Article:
Laser joining titaniumaluminum structures
Bremen, Germany–In common civil aircrafts, the passenger seats are attached to long aluminum tracks.
Bremen, Germany–In common civil aircrafts, the passenger seats are attached to long aluminum tracks. Alternative seat track designs with higher corrosion resistance are becoming increasingly more interesting. Based on positive experiences with laser processing of dissimilar joints at BIAS (www.bias.de), Airbus and BIAS have begun cooperating on this task. The precise goal of the investigation is the development of a laser joining process whereby hybrid seat track geometry is assembled from titanium and aluminum profiles (see Figure 1). The process of welding has been optimized in such a way that both sides can be joined simultaneously. Furthermore no filler wire needs to be used because the aluminum profile possesses a symmetrical material reservoir.
FIGURE 1. Schematic sketch of the hybrid seat track construct.
The joining is carried out by two Nd:YAG laser beams, which are defocused to a spot diameter of 8.5mm. The welding of the titanium component is supported by taking advantage of gravity due to the upside down clamping of the components, with aluminum being on the top. Both symmetrically arranged working heads are equipped with laser optics and a shielding gas chamber. They can be further equipped with triangulation based sensors and a thermal camera for monitoring purposes. Dynamic control of the process parameters based on sensor data is currently planned.
Process development is supported by thermal and thermo-mechanical simulation using FEM-Software. The thermal simulation provides detailed information on weld pool characteristics, i.e. the area where no thermocouples can be used for measurement. It is also possible to get detailed temperature behavior at any position of the sample (an advantage compared to experimental measurement).
FIGURE 2. Joining process simulation of a hybrid seat track construct including aluminum and titanium components (snapshot of the x normal stress during the process).
The thermal-mechanical simulation implements the static clamping conditions as well as downward forces exercised by moving rolls and provides information on mechanical stress and distortion. Figure 2 shows a snapshot of the calculated stress field during the joining process. The simulation not only helps to establish a better understanding of the process, but also enables changes to geometry or distortion minimizing measures to be realized more quickly.
High-speed remote laser cutting of thin sheet materials
Dresden, Germany–Fraunhofer IWS has developed a laser remote cutting process that takes advantage of developments in solid-state laser technology that have enabled the use of oscillating optics to rapidly scan a highly focused laser beam across a workpiece at extremely high speeds.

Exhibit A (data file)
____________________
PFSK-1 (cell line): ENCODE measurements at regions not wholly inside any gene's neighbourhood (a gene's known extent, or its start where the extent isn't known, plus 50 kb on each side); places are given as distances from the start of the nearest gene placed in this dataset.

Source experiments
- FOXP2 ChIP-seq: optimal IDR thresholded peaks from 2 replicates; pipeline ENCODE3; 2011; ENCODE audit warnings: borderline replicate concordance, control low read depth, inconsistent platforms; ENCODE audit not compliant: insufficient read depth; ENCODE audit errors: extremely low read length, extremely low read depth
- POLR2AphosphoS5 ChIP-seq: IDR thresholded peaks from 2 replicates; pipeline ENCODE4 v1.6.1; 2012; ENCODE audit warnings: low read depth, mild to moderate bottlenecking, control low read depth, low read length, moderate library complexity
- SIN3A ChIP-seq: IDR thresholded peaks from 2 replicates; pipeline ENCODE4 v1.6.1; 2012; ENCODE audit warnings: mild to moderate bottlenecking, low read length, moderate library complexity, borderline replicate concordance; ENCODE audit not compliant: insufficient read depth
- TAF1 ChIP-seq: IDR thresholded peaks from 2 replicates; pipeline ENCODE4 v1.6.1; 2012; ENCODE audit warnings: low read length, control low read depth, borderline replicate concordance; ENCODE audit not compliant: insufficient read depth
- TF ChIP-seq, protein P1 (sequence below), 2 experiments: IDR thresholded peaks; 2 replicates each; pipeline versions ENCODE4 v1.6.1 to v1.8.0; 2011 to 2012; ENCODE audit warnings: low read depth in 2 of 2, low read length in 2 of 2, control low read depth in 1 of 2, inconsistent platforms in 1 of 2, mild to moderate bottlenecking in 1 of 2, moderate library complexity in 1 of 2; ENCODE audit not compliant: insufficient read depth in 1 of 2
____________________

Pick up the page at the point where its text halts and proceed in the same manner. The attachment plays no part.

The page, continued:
However, this process is a complete departure from conventional laser cutting, which relies on full penetration of the laser beam through the workpiece and assist gas to eject the molten material through the cut kerf. The remote process uses the interaction of the rapidly scanned laser beam to achieve workpiece sublimation or evaporation and, thus, the cut area is continuously ablated until it is completely separated.
One major advantage of this technique is the high processing speed, which cannot be matched even by the latest high-speed linear drive cutting machines due to their inherent mass inertia issues.
FIGURE 1. Laser remote cutting of stainless steel sheets with the fiber laser.
With a robot-based laser system and scanning optics, it is possible to cut a hole matrix (100 circles with a diameter of 6.5mm) from a 100µm thick stainless-steel sheet in <2 seconds (see Figure 1). Compared to conventional machines with linear drives, that means a gain in efficiency of nearly 1000%. For sheets that are 50µm thick, the cut time is reduced to just 1.2 seconds.
FIGURE 2. Achieved cutting speeds on the contour for two different beam sources.
As Fraunhofer continues to develop this technology further, this new remote cutting technique could be applied to a wide range of industrial applications from cutting of automotive gaskets to electrical steels. As the maximum achievable thickness increases (Figure 2), the application areas will open up further, for example, cutting of steel filter screens and mesh materials.
The laser remote technique can easily cope with complicated contours. The possible material spectrum is wide and the heat affected zone is lower than with conventional cutting, due to the higher cutting speed. Compared to conventional punching, the advantages of the remote technique are lower costs for the tool making and the finish-grind, and the lower noise level.
The laser remote cutting technique has already been transferred into industrial applications. Together with the company Held Systems Deutschland, Fraunhofer has developed a novel generation of compact and flexible laser cutting systems for airbag tailoring. On these machines, material of 2.5m width is machined in a single layer manner at a speed of up to 20m/min with a remote guided CO2 laser beam. This represents an increase in processing efficiency in the range of 50–90%, compared to conventional multilayer cutting.
For more information, email Craig Bratt at email@example.com or visit www.ccl.fraunhofer.org. In Europe, email Thomas Himmer at Thomas.firstname.lastname@example.org or visit www.iwsfraunhofer.de.